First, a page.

NEW YORK A new era of political activism in hip-hop will arise in the aftermath of this week's Hip-Hop Summit, Sean "P. Diddy" Combs, Jermaine Dupri and a host of music-industry executives promised in a press conference Thursday afternoon.
Def Jam founder Russell Simmons held the conference to tout several initiatives he said resulted from the summit, which he helped organize (see "LL Cool J, Ja Rule Hear Farrakhan Challenge Rap Community").
Get-out-the-vote organization Rap the Vote, he announced, has joined forces with several civil-rights groups, including the NAACP, to form a new hip-hop political action committee. The committee will raise money to support the campaigns of politicians sympathetic to hip-hop, and it will work to defeat candidates considered hip-hop opponents. It will also attempt to educate politicians about hip-hop culture, according to Simmons.
"We realized how much power we have, and we are prepared to use it in a positive way," Combs said. "We have grown from boys and girls to men and women. ... We are the voice of America, no matter if people want us to be or not. We are the true voice of America."
Responding to legislation introduced by Connecticut Sen. Joe Lieberman that would allow the FCC to fine labels for marketing music with explicit lyrics to kids, organizers said several hip-hop labels have agreed to a new set of voluntary marketing guidelines (see "Advertising Stickered CDs To Young Audiences Could Get Costly").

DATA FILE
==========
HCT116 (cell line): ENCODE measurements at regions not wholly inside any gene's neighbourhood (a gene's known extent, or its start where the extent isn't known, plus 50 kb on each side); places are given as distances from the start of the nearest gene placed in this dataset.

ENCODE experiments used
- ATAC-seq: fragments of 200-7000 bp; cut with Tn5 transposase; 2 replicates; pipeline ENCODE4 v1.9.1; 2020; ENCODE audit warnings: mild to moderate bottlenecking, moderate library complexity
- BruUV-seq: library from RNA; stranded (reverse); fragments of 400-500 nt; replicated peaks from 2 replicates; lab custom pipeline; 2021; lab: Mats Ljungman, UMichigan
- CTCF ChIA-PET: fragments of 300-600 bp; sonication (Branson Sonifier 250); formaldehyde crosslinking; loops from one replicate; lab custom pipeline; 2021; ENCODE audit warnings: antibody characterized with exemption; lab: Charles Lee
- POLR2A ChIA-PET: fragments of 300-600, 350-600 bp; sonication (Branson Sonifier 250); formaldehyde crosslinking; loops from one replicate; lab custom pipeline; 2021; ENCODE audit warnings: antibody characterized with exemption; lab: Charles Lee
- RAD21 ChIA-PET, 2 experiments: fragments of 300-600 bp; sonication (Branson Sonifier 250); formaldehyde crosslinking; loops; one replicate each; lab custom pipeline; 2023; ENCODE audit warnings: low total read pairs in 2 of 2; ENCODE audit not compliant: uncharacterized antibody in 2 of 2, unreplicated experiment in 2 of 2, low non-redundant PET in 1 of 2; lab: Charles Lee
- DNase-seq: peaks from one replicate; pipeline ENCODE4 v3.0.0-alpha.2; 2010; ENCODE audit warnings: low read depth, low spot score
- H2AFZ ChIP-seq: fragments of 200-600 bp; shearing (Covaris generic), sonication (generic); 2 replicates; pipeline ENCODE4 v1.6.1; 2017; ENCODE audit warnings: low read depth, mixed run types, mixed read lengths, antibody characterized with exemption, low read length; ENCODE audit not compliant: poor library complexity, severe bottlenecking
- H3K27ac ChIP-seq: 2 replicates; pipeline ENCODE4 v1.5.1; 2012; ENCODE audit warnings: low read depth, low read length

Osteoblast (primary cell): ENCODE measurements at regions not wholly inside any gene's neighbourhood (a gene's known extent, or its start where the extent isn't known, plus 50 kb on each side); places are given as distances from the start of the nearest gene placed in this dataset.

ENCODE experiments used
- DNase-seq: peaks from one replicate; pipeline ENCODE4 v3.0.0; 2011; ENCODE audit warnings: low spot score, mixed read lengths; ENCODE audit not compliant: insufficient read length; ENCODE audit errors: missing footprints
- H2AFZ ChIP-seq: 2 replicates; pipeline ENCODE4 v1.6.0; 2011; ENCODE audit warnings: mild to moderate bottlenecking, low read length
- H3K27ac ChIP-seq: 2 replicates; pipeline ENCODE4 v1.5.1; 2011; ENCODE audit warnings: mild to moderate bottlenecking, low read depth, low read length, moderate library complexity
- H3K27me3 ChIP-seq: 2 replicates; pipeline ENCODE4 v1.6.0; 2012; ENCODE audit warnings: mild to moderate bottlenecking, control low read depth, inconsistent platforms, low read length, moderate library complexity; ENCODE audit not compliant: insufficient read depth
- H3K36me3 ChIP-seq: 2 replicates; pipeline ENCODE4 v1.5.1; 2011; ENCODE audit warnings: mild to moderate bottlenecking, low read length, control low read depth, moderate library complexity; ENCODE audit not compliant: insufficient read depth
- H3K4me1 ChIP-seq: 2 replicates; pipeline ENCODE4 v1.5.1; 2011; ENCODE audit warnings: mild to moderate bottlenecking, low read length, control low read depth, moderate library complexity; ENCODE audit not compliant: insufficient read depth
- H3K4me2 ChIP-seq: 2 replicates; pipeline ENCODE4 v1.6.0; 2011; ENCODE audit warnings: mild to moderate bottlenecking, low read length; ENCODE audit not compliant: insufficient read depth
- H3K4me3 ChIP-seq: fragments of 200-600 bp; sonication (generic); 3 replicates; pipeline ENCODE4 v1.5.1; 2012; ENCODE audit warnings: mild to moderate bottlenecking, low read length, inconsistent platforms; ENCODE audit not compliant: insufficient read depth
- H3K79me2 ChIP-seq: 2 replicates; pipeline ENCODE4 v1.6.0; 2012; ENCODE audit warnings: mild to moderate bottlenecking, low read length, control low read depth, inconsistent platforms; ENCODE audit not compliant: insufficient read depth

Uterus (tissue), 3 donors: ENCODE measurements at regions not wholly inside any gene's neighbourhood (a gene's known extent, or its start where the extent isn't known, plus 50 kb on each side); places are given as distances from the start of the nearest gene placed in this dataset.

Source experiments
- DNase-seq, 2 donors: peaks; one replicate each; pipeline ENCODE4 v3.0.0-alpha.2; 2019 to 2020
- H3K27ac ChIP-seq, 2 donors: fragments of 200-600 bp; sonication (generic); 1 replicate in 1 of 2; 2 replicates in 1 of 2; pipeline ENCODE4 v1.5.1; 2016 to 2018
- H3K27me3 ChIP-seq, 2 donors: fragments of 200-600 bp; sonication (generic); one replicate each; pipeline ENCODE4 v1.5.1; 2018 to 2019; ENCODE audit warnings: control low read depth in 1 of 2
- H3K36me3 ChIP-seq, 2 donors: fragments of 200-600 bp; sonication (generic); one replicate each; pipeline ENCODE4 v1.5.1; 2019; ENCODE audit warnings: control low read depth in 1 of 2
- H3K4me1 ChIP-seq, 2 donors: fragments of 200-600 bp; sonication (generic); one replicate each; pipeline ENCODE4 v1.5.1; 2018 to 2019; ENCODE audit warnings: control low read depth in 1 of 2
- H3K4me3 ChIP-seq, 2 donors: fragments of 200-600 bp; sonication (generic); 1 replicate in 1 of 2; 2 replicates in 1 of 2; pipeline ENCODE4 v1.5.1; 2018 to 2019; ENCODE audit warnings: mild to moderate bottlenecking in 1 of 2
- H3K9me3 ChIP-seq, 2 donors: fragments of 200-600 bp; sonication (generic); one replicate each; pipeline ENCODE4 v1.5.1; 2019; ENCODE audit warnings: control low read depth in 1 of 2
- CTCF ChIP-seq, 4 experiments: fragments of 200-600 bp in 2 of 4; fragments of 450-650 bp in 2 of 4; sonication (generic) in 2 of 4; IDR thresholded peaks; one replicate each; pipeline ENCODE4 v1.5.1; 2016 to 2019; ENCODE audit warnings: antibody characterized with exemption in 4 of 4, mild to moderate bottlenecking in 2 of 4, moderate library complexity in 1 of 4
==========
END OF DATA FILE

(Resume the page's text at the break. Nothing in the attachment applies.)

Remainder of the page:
TV, radio and print ads for albums with "parental advisory" labels, as well as posters and other promotional materials, will also begin displaying the warning label, according to Hilary Rosen, president of the Recording Industry Association of America, who attended the summit. Record labels will also ask online retailers to display the warnings on every Web page associated with such albums.
Dan Gerstein, Lieberman's spokesperson, said Thursday that the new marketing moves which also include a promise to post some lyrics online won't be nearly enough to forestall legislation.
"Those are some worthwhile steps, but they don't get at the heart of the problem," Gerstein said. "The labeling system they use is a one-size-fits-all system that provides too little information to parents. ... Hopefully the legislation we're offering will encourage them to come up with an alternative."
In another initiative, Def Jam President Kevin Liles said his company would begin a new mentoring program for young, newly signed hip-hop artists to broaden their horizons and keep them away from violence. The program will be located in a Harlem building the company plans to purchase and christen the Hip-Hop House, according to Liles.
Participants did not announce any industry-wide mentoring programs, but Liles suggested that his program could be a model for other companies.
One of the central, originally announced goals of the Hip-Hop Summit ending feuds between artists did not come up during the press conference. Organizers also did not mention the issue in a series of press releases detailing the results of the summit.
The participants only briefly mentioned what was supposed to be another goal of the summit the call for greater responsibility in lyrics.
"We're not telling any artists to censor themselves," Combs said, adding that if society wants rap lyrics to change, it would first have to change artists' "surroundings and change the economic environment they're living in."
Simmons, Dupri and other panelists argued that the media have distorted the public's view of hip-hop by emphasizing the work of artists like Snoop Dogg over the squeaky-clean rap of Will Smith, or the politically conscious work of Talib Kweli.
Combs did say, however, that he would urge his artists to be positive and to avoid rapping about crime and violence if such problems haven't really touched their lives.
"[It's part of] me growing up, knowing that the energy you put out there, you have to watch when it comes back," he said.